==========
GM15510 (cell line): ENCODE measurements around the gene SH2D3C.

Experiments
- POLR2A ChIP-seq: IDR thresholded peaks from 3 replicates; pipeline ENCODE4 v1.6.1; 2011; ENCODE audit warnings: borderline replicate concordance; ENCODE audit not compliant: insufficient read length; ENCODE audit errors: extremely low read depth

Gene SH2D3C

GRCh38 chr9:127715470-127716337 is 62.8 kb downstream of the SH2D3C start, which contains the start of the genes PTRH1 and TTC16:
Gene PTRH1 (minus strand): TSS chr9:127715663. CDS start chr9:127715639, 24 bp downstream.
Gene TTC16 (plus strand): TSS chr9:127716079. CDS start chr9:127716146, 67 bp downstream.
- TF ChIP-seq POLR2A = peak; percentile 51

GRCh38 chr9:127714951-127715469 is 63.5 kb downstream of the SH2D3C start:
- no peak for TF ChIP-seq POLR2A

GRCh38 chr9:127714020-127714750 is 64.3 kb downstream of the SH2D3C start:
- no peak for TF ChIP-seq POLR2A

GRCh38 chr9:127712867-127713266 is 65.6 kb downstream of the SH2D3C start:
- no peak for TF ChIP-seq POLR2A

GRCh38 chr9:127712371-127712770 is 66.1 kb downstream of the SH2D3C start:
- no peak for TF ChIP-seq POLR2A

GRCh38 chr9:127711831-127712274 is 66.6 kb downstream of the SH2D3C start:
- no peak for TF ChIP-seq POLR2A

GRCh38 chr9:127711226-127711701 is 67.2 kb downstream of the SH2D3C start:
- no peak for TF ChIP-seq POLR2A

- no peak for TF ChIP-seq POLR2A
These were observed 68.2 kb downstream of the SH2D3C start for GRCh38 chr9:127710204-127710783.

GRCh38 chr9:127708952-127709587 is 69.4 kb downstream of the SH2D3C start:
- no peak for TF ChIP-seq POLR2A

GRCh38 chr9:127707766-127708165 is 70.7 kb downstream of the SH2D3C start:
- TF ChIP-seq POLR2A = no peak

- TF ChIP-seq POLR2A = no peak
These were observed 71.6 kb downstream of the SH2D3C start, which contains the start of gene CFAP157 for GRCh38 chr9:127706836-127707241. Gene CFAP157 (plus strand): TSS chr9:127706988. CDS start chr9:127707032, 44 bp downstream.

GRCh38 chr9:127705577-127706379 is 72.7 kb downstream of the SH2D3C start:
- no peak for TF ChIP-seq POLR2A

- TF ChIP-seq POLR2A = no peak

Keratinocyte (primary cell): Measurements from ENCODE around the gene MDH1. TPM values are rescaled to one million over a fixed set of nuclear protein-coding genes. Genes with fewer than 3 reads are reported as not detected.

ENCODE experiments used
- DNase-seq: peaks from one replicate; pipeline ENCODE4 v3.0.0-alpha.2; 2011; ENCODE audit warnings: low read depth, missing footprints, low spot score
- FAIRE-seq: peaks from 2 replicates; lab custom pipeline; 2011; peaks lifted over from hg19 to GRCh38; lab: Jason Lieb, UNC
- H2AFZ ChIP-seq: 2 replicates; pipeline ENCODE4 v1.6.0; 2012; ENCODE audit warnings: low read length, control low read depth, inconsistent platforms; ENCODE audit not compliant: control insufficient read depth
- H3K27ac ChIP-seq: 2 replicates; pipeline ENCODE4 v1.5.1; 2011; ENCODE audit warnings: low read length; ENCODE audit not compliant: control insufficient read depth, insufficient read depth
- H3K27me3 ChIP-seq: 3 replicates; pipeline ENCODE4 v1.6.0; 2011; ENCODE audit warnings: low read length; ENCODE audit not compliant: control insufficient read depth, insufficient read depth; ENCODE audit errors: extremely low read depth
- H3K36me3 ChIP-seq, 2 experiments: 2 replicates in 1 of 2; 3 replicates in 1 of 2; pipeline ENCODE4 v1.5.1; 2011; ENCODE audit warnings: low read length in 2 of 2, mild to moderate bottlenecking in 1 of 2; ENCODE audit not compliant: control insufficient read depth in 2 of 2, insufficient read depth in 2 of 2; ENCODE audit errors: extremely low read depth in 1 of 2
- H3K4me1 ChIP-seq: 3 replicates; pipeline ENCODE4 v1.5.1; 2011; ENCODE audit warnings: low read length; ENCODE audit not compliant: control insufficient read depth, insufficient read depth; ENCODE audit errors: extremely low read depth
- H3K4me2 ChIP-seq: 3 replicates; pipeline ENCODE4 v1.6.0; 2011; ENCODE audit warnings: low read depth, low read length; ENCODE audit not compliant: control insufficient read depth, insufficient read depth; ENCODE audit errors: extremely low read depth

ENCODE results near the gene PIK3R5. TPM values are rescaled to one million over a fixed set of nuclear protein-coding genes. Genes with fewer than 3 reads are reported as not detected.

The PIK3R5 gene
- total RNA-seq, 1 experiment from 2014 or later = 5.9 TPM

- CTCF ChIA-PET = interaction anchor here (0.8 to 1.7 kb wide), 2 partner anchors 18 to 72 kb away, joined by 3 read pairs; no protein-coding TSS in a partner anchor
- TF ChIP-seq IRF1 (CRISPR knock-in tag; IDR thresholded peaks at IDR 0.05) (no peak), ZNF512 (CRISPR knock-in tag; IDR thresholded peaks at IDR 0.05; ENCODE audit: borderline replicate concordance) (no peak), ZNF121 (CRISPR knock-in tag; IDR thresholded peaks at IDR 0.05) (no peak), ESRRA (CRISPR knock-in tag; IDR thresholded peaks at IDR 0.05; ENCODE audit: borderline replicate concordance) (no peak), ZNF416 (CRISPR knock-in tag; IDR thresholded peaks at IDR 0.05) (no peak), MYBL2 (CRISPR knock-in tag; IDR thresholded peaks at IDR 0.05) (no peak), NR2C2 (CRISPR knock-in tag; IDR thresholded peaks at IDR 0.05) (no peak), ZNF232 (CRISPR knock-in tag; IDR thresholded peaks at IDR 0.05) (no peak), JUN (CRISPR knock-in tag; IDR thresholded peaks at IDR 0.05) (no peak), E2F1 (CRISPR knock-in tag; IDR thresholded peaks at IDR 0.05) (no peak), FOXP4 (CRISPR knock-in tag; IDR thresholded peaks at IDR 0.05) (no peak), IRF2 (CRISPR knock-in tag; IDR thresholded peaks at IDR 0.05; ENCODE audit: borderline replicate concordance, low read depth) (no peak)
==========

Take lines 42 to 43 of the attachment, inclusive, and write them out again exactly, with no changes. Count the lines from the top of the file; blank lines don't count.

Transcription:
ENCODE results near the gene PIK3R5. TPM values are rescaled to one million over a fixed set of nuclear protein-coding genes. Genes with fewer than 3 reads are reported as not detected.

The PIK3R5 gene